I didn’t realize it was Maundy Thursday when I stopped at Dooky Chase’s for fried chicken. It was one of our first trips to New Orleans, and I was determined to try as many of the city’s iconic foods as I could. I had an extra hour, it was around lunchtime, and I was a few blocks away.
The place was packed. As I squeezed into the bar to order some chicken to go, I saw the specials board inked with the magic words, “gumbo z’herbes.” It suddenly clicked that Easter was a few days away, but all I really cared about was getting some of this special once-a-year gumbo, made with a garden’s worth of leafy greens. And I got the chicken, too.
I’d read about Leah Chase’s famous green gumbo, and it had inspired me to make a simple gumbo with greens. I’d always thought gumbo z’herbes was a Lenten dish made without meat, but when I tucked into the bowl I’d brought home I found chunks of tender pork and smoked sausage. Miss Leah’s version calls for several pounds of meat, and I learned it’s eaten on the Thursday before Good Friday to prepare the faithful for a day without meat. A committed heathen, I like it any day of the week during gumbo season.
My own gumbo influences are Cajun, so I start with a dark roux, albeit modified with my own preferences. Combine about a half cup each of extra virgin olive oil and whole wheat flour in a cast iron skillet. Cook in a 350F oven for about 90 minutes or until it’s the color of dark chocolate. You can do this ahead, it keeps in the refrigerator indefinitely (or make twice as much and save half for the next batch).
While the roux’s cooking, brown about 2 pounds of cubed pork shoulder and about a pound of smoked sausage or andouille (If I don't have any from Jacob's or Verboort in the freezer, I get andouille at Laurelhurst Market). If you’ve got any homemade vegetable stock or nettle broth, add at least 2 quarts, using water to make up the difference (or all water if you don’t have any). Bring to a boil, reduce the heat, cover, and simmer for an hour or more.
Use a slotted spoon to scoop the meat out of the pan; set it aside while you cook the z'herbes. Tradition calls for an odd number of greens, a nod to Catholic symbolism. A letter-writer to the Times-Picayune explained, "This is a traditional Holy Thursday meal for Creole families in New Orleans. The Nine Greens represent the Nine Churches visited on Good Friday in remembrance of Jesus' walk to be crucified." I usually use green cabbage, collards, mustard greens, parsley, and nettles if I have them. Other options include cavolo nero, kale, spinach, arugula, turnip greens, escarole, carrot tops, Swiss chard, beet greens, rapini, and bok choy.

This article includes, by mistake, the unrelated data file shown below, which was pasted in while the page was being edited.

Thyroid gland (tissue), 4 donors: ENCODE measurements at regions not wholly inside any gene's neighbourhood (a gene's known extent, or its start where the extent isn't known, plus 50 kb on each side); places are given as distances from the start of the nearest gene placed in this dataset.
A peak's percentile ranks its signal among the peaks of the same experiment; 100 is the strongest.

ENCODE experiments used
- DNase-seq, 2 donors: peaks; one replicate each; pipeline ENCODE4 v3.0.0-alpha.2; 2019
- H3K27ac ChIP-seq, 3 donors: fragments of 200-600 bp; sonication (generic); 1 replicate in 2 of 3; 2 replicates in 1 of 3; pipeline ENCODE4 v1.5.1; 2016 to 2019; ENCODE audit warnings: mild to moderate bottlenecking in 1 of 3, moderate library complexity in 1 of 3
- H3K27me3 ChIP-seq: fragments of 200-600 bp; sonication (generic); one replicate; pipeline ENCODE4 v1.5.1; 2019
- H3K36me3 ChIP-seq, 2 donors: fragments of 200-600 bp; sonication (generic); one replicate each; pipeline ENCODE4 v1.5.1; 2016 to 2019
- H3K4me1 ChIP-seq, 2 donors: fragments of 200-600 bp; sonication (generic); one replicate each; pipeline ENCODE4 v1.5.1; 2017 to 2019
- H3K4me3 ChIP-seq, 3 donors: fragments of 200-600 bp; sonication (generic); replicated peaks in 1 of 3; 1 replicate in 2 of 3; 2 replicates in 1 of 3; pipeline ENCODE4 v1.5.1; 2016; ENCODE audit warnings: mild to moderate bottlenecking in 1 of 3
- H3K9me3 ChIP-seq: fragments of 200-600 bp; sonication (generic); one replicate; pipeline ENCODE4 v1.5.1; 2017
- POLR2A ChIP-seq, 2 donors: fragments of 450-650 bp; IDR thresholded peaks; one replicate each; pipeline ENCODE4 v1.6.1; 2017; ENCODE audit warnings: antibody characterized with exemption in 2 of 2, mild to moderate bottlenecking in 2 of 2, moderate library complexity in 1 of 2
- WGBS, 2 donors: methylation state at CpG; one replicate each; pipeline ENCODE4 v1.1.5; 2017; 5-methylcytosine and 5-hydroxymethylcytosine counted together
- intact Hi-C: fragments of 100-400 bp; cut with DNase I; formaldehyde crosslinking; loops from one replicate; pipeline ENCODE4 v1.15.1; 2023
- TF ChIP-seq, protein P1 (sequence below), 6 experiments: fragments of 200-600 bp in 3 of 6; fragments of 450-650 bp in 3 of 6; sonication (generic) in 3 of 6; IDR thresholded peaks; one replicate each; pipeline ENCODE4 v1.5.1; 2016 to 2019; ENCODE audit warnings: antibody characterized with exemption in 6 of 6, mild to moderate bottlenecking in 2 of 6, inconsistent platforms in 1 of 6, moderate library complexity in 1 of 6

Chop your greens coarsely, stems and all, and add to the stock the meat was cooked in. Bring to a boil, cover, and simmer for an hour or until the greens are completely soft. Let them cool a little and use an immersion blender to make a coarse purée; alternatively, use a slotted spoon to move the cooked greens to the food processor to purée. It'll look like a brownish-green sludge but don't let that stop you.
Chop an onion, a few stalks of celery and a green bell pepper (called the trinity in Louisiana). Cook them in the roux over medium heat with some salt until soft, about 5 minutes.
Add the meat and the roux-trinity mix to the greens and put it back on the stove. Taste for salt and simmer for at least 30 minutes; you want the pork shoulder be very tender. Make some Kokuho Rose brown rice (I use the Italian method: add the rice to a large pot of boiling water, cook at an active boil for 35 minutes, drain, cover, and rest for 10 minutes). Put about a cup of rice in a wide, shallow bowl and ladle the gumbo over it. Sprinkle with a pinch or two of filé powder if you've got some, and pass the Crystal hot sauce.